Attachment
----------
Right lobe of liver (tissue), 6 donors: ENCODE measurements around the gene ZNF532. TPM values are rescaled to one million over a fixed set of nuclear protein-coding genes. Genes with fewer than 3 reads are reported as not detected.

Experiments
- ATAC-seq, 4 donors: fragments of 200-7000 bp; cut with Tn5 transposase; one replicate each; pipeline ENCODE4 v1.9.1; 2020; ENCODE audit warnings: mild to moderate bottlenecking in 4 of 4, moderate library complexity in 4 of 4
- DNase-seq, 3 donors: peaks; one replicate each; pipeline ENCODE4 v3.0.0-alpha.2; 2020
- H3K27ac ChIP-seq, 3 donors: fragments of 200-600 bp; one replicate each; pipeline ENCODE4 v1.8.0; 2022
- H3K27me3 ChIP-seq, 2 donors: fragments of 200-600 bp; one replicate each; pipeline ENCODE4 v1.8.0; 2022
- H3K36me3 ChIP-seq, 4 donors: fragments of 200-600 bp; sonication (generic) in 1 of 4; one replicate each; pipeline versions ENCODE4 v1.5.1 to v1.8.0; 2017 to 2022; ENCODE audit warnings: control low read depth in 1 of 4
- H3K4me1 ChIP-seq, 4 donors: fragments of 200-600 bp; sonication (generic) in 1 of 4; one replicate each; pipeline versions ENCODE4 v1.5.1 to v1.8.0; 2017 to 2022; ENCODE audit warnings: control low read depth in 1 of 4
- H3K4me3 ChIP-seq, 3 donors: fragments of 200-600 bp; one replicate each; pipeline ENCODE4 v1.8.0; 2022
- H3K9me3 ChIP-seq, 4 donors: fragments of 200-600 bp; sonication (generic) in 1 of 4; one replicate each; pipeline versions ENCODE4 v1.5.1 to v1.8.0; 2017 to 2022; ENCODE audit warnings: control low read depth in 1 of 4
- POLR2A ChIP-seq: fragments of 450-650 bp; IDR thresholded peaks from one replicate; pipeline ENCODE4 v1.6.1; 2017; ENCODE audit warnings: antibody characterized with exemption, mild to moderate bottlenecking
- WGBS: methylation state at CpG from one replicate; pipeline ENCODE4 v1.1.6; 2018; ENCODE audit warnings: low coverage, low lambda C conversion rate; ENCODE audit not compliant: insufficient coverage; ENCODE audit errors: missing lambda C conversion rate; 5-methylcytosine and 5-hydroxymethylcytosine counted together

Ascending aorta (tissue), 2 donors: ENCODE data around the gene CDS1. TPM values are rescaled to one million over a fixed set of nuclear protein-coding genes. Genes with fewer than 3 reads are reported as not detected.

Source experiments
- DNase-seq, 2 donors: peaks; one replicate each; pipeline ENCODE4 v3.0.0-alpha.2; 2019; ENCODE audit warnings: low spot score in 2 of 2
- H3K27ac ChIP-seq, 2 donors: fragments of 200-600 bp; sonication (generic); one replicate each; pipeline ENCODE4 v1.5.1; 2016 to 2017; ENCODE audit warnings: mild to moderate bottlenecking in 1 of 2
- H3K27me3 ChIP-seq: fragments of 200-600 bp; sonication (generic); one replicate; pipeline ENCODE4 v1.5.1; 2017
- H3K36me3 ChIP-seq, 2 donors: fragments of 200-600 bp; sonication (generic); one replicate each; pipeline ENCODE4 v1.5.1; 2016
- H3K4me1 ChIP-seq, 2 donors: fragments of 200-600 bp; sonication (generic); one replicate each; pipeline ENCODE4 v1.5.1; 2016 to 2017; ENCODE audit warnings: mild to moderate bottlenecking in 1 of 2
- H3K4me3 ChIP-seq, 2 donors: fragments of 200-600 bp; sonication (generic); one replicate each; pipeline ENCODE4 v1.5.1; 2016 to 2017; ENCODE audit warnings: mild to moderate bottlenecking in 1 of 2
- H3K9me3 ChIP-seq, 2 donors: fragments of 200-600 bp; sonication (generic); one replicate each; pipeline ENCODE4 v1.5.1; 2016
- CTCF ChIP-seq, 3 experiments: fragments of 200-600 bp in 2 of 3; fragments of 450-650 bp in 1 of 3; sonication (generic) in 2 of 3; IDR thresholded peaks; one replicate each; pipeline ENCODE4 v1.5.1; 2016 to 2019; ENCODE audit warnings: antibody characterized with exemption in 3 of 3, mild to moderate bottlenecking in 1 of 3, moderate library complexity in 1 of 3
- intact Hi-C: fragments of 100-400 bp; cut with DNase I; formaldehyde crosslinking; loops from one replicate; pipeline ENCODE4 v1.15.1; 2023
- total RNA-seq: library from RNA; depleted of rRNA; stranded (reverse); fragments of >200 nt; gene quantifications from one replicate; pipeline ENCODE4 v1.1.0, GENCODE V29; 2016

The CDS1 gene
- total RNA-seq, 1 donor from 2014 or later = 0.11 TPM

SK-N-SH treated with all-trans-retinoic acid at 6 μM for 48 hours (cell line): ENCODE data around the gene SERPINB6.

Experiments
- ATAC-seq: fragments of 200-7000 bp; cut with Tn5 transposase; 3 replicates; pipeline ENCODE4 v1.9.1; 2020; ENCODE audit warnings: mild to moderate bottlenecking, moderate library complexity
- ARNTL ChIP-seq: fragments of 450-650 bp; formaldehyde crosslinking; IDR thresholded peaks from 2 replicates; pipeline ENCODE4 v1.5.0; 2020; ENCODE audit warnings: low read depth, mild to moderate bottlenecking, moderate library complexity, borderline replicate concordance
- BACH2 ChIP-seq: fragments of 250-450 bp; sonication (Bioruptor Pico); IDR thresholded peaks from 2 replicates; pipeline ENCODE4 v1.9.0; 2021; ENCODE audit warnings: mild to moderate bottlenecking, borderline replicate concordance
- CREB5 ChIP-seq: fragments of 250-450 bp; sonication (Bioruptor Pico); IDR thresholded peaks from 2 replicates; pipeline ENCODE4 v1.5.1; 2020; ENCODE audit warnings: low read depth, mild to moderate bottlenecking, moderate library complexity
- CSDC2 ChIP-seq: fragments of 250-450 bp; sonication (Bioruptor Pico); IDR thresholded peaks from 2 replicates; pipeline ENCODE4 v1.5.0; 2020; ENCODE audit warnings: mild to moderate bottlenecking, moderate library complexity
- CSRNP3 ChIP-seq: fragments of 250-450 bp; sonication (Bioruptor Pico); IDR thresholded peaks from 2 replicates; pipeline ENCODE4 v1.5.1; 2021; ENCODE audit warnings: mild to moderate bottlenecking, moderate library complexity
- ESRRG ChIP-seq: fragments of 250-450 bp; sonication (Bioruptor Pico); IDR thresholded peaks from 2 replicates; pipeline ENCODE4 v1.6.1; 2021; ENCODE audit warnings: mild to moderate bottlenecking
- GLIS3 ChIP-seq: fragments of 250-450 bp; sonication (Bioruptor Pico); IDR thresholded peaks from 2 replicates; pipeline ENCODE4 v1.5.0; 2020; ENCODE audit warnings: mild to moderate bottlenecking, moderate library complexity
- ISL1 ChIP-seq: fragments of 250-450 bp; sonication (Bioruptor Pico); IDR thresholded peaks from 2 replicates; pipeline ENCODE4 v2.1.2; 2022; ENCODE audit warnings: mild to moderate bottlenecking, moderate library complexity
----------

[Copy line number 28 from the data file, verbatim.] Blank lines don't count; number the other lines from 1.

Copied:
Experiments